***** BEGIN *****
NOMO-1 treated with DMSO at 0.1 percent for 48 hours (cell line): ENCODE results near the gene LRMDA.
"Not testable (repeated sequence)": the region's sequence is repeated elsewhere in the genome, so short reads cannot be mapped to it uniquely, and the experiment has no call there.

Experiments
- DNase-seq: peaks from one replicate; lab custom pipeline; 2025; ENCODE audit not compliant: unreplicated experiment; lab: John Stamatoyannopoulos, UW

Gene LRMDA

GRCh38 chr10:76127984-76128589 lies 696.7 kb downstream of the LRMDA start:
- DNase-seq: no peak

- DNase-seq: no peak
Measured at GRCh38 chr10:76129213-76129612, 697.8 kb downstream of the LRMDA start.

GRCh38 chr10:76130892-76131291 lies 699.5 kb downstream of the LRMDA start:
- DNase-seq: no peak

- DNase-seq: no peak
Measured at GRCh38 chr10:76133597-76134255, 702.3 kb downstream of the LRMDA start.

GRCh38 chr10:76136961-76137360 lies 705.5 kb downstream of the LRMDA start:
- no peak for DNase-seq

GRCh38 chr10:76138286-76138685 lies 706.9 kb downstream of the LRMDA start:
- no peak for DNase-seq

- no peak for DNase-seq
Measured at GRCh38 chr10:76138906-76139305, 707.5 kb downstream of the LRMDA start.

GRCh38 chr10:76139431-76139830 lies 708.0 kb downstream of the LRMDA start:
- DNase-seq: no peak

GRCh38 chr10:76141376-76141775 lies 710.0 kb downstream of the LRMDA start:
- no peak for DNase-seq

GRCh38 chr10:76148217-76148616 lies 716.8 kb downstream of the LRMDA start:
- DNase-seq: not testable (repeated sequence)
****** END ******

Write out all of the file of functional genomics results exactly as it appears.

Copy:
NOMO-1 treated with DMSO at 0.1 percent for 48 hours (cell line): ENCODE results near the gene LRMDA.
"Not testable (repeated sequence)": the region's sequence is repeated elsewhere in the genome, so short reads cannot be mapped to it uniquely, and the experiment has no call there.

Experiments
- DNase-seq: peaks from one replicate; lab custom pipeline; 2025; ENCODE audit not compliant: unreplicated experiment; lab: John Stamatoyannopoulos, UW

Gene LRMDA

GRCh38 chr10:76127984-76128589 lies 696.7 kb downstream of the LRMDA start:
- DNase-seq: no peak

- DNase-seq: no peak
Measured at GRCh38 chr10:76129213-76129612, 697.8 kb downstream of the LRMDA start.

GRCh38 chr10:76130892-76131291 lies 699.5 kb downstream of the LRMDA start:
- DNase-seq: no peak

- DNase-seq: no peak
Measured at GRCh38 chr10:76133597-76134255, 702.3 kb downstream of the LRMDA start.

GRCh38 chr10:76136961-76137360 lies 705.5 kb downstream of the LRMDA start:
- no peak for DNase-seq

GRCh38 chr10:76138286-76138685 lies 706.9 kb downstream of the LRMDA start:
- no peak for DNase-seq

- no peak for DNase-seq
Measured at GRCh38 chr10:76138906-76139305, 707.5 kb downstream of the LRMDA start.

GRCh38 chr10:76139431-76139830 lies 708.0 kb downstream of the LRMDA start:
- DNase-seq: no peak

GRCh38 chr10:76141376-76141775 lies 710.0 kb downstream of the LRMDA start:
- no peak for DNase-seq

GRCh38 chr10:76148217-76148616 lies 716.8 kb downstream of the LRMDA start:
- DNase-seq: not testable (repeated sequence)